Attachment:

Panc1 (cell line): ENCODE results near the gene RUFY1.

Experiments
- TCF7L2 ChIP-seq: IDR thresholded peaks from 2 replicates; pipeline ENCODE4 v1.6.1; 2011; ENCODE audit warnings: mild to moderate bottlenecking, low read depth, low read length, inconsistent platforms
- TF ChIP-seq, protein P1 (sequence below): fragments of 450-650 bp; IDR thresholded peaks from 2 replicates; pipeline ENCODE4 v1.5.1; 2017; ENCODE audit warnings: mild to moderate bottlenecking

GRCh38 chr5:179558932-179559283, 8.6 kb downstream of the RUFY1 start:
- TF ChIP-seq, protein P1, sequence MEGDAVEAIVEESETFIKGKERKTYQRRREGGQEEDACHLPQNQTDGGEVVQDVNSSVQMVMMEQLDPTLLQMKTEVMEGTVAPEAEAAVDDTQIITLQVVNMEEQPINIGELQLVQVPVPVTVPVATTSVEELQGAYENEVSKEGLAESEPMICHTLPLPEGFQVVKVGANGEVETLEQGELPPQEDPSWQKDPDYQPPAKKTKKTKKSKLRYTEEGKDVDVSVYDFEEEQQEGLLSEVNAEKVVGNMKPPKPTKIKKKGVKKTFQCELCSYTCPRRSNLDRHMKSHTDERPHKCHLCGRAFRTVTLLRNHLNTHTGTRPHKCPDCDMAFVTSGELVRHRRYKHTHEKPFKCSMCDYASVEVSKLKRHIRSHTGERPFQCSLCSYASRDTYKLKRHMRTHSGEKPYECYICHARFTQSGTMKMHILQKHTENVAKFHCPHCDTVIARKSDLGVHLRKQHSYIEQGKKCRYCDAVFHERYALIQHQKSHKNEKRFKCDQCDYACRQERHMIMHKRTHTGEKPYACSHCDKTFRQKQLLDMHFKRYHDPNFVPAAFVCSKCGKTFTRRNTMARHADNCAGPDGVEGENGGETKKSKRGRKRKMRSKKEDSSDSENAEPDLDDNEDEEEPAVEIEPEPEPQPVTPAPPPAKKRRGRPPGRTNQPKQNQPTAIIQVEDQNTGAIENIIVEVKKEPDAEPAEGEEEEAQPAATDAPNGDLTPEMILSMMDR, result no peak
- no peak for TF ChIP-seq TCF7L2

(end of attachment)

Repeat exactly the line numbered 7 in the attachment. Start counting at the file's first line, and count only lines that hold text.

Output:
- no peak for TF ChIP-seq TCF7L2